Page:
I think similar to $R_z\big(\frac{\pi}{4}\big)$ gate named T gate, how to standardize the name $R_z\big(\frac{\pi}{8}\big)$?

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    $\begingroup$ There is no “official” name for this gate as there is for the T gate $\endgroup$ – rjh324 Apr 15 at 2:50
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    $\begingroup$ Just like number, only special one has name, like $\pi$ or $e$. It would be impossible to assign a name to each number... same goes with quantum gate. Only the special one has their own name, like Hadamard, T, S, CNOT, etc. The rest, we just say what they are... $\endgroup$ – KAJ226 Apr 15 at 4:50

There is no widely recognizable one-letter name for the gate. However, $R\left(\frac{\pi}{8}\right)$ and the more precise $R_z\left(\frac{\pi}{8}\right)$ are clear and widely used.

In a slight abuse of notation, the gate is also occasionally called $\sqrt{T}$. This is justified by the fact that for any normal matrix $A$ with eigendecomposition $A=\sum_k\lambda_k|k\rangle\langle k|$ and any function $f$ analytic in a set containing all $\lambda_k$, we can compute $f(A)$ by applying $f$ to the eigenvalues $f(A) = \sum_k f(\lambda_k)|k\rangle\langle k|$ (see e.g. section 2.1.8 on page 75 in Nielsen & Chuang).

The reason $\sqrt{T}$ is an abuse of notation is that the square root in the complex domain is a multi-valued function. It is uniquely defined only for non-negative real numbers. Similarly, for matrices, the square root is uniquely defined only for positive semidefinite matrices, which $T$ is not. Consequently, the square root of $T$ is not unique and the notation relies on the expectation that the reader will guess that $\sqrt{T}$ is meant to denote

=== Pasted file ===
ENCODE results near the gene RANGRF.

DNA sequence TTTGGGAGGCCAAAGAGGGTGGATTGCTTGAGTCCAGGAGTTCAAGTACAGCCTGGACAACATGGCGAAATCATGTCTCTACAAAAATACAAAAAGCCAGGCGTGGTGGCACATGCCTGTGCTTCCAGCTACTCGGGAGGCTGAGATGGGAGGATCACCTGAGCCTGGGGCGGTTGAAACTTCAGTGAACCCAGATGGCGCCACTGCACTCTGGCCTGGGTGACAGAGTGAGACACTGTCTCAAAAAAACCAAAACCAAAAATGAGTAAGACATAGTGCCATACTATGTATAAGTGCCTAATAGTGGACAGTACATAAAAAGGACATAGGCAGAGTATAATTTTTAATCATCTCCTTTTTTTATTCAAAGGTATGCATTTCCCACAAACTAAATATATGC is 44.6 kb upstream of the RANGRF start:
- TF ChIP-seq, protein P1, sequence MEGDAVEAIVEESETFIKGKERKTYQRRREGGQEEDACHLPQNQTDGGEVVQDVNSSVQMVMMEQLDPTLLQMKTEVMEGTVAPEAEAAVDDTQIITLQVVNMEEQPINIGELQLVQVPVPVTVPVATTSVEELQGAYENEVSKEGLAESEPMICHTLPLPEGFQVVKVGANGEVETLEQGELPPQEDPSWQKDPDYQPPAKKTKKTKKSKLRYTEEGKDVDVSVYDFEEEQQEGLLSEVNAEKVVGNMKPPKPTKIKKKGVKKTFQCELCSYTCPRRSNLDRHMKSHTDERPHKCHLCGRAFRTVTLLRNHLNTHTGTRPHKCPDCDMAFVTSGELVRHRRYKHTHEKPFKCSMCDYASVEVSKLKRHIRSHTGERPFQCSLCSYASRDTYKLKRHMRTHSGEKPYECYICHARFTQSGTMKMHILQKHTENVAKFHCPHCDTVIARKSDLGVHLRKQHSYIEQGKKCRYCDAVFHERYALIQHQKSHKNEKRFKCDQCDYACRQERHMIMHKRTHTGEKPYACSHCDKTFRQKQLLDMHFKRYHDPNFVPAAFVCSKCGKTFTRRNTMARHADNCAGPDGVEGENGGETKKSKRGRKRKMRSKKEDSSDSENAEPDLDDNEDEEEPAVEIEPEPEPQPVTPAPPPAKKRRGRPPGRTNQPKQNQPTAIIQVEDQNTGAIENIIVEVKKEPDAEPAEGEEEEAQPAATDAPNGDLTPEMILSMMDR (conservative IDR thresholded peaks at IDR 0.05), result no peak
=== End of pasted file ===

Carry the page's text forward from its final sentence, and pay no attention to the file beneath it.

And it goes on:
$$ \begin{pmatrix} 1 & 0 \\ 0 & e^{\pi i/8} \end{pmatrix} \equiv R_z\left(\frac{\pi}{8}\right) $$

and not

$$ \begin{pmatrix} 1 & 0 \\ 0 & e^{9\pi i/8} \end{pmatrix} \equiv R_z\left(\frac{9\pi}{8}\right) $$

despite the fact that the square of each matrix is $T$.

Note that this abuse of notation is used fairly consistently in quantum computing to refer to other gates, e.g. $\sqrt{\text{CNOT}}$, $\sqrt{\text{SWAP}}$, $\sqrt{X}$ and indeed $T$ which is occasionally denoted as $\sqrt{S}$.

  • $\begingroup$ Yes,Look at the scenario where $T=\sqrt{S}$ is used, I choose to use $R_z(\frac{\pi}{8})$rather than random use$\sqrt{T}$. $\endgroup$ – Chuang Lee Apr 15 at 6:22
  • $\begingroup$ I don't understand. What do you mean? The answer basically says that you have three options: $R_z(\frac{\pi}{8})$ (the best), $R(\frac{\pi}{8})$ (a little less precise) and $\sqrt{T}$ (slight but common abuse of notation). $\endgroup$ – Adam Zalcman Apr 15 at 15:18

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